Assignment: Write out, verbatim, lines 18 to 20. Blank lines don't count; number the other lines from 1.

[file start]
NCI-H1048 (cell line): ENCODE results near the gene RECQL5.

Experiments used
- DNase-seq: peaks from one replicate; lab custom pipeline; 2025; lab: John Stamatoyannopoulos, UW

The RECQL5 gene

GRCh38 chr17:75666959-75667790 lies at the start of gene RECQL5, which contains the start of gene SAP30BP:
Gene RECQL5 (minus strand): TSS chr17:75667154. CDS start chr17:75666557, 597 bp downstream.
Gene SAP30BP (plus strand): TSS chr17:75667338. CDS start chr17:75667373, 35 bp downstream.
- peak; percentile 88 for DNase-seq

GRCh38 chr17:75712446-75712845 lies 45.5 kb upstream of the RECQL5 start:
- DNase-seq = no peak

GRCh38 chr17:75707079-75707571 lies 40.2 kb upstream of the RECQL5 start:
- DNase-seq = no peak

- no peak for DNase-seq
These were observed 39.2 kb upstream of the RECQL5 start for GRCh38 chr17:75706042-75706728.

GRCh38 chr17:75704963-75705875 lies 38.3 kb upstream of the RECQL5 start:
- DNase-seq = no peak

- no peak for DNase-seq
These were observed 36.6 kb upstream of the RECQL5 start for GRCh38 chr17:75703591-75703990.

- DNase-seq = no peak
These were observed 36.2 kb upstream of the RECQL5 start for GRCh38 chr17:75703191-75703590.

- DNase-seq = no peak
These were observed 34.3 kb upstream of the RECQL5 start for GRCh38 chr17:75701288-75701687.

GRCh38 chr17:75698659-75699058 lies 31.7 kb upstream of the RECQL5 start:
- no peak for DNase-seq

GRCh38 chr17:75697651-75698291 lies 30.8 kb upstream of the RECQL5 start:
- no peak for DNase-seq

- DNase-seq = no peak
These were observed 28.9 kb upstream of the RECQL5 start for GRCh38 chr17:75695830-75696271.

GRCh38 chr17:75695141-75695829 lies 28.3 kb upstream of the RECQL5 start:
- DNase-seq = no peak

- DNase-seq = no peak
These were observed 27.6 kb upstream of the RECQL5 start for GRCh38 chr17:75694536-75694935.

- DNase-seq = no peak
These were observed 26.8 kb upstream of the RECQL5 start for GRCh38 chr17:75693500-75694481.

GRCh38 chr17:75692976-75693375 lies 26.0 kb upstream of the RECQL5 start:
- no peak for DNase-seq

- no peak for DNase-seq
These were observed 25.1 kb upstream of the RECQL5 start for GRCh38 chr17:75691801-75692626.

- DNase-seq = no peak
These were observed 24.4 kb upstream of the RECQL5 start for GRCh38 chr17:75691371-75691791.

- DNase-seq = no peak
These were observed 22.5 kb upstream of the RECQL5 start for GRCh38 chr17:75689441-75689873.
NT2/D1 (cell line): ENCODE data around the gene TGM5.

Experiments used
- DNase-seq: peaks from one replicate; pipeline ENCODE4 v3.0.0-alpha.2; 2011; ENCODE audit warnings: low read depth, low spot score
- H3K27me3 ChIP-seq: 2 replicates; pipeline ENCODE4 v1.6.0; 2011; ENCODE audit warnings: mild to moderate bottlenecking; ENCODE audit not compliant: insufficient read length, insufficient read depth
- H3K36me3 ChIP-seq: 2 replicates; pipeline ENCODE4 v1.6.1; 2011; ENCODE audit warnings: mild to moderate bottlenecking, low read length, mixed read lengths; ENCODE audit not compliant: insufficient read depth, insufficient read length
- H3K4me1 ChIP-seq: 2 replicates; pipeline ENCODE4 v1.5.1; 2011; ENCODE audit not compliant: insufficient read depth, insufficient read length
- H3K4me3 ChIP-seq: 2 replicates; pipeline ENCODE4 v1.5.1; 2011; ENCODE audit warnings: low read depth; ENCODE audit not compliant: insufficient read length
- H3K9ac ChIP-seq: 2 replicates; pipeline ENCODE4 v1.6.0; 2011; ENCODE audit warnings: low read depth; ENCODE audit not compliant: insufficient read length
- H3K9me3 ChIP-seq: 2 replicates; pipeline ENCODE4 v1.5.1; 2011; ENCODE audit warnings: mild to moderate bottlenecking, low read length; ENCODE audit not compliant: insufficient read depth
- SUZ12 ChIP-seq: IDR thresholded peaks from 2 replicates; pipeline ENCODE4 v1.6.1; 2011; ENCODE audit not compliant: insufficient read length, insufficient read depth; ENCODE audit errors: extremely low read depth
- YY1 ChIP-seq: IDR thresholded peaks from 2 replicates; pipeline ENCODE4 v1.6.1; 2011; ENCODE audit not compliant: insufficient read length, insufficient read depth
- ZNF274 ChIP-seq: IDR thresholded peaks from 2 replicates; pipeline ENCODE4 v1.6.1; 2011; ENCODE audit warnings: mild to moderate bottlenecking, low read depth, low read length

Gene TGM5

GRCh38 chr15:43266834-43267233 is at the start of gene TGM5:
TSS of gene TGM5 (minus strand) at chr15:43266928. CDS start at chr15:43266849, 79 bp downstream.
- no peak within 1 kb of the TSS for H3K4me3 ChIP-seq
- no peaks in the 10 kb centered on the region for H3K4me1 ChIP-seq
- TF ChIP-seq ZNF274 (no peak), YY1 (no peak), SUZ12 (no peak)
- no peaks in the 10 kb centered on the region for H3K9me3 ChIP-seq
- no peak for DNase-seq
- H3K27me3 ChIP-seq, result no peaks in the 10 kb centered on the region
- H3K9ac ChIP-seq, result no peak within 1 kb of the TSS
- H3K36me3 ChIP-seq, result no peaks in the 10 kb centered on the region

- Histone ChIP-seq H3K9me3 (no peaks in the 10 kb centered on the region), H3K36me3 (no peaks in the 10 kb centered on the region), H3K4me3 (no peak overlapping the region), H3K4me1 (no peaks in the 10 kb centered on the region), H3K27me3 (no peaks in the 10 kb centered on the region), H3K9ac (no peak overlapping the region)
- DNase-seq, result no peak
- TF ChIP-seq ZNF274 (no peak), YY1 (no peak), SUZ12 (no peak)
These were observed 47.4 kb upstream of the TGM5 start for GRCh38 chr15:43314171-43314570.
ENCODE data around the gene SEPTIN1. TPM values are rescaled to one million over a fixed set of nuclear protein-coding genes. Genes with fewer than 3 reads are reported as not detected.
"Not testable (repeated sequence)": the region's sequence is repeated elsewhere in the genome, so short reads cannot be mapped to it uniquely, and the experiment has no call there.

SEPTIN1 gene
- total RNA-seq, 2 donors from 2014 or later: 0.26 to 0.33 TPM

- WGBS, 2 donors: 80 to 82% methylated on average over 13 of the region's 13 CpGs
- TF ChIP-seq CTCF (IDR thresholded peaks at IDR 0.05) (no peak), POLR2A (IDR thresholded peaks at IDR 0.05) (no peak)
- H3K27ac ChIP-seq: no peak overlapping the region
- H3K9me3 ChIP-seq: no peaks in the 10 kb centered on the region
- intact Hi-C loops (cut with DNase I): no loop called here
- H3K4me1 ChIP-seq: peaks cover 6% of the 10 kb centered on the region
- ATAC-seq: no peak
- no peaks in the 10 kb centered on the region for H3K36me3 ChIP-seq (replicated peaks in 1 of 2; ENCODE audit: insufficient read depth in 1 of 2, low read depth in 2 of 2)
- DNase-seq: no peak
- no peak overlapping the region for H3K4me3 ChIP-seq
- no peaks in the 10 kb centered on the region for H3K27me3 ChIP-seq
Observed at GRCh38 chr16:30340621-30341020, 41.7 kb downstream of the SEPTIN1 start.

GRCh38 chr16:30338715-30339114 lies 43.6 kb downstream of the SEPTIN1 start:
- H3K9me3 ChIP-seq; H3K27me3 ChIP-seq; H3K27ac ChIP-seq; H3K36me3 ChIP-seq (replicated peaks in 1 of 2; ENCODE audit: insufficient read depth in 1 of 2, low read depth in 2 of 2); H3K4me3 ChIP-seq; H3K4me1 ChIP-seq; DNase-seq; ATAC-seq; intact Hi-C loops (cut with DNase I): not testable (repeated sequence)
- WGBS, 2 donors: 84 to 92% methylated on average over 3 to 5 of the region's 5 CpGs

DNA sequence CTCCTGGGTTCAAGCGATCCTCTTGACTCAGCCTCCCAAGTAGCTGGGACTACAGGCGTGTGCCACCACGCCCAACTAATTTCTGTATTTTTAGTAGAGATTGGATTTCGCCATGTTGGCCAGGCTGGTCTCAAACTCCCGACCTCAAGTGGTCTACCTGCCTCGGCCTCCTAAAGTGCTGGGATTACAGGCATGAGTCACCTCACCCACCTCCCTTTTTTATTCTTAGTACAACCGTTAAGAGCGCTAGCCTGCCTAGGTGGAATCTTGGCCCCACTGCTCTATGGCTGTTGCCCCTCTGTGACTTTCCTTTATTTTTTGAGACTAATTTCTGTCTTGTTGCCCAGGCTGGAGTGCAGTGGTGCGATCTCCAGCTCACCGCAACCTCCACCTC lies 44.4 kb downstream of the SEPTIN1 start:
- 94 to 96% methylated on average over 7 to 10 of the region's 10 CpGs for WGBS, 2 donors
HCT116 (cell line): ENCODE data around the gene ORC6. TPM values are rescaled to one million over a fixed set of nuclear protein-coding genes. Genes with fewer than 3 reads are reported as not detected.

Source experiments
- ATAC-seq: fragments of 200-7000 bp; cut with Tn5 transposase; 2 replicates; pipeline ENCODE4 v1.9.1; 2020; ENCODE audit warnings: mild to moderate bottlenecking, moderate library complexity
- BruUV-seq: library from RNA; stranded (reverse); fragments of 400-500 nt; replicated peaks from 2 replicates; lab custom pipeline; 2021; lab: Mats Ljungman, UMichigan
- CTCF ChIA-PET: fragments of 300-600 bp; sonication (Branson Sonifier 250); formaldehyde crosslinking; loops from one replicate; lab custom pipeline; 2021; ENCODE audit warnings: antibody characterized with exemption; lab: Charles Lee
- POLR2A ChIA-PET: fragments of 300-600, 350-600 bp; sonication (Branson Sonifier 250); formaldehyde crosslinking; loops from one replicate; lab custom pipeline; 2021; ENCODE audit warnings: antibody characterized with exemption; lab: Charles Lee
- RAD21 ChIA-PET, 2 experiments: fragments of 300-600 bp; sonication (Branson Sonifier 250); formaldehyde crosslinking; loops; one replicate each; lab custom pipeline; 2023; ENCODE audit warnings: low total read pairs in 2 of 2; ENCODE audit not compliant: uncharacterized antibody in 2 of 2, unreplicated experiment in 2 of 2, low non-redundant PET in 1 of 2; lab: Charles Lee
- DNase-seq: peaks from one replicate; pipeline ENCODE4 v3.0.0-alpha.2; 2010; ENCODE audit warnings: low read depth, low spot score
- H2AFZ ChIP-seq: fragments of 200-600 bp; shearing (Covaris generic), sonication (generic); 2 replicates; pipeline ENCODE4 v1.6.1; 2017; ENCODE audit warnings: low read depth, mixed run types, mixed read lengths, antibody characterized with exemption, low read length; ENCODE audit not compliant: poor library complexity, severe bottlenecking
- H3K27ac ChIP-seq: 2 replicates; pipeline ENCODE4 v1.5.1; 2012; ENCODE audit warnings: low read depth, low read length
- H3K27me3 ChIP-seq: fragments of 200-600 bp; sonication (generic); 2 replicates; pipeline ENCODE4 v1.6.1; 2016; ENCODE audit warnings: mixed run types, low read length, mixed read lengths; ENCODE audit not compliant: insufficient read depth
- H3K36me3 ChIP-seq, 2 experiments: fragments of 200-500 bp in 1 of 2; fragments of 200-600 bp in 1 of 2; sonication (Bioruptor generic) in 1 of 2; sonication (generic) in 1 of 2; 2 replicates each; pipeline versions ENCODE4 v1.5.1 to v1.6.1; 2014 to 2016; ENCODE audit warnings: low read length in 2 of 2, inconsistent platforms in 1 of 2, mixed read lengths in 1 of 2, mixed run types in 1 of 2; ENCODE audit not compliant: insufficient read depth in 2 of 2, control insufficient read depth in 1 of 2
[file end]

These were observed 36.6 kb upstream of the RECQL5 start for GRCh38 chr17:75703591-75703990.

- DNase-seq = no peak
These were observed 36.2 kb upstream of the RECQL5 start for GRCh38 chr17:75703191-75703590.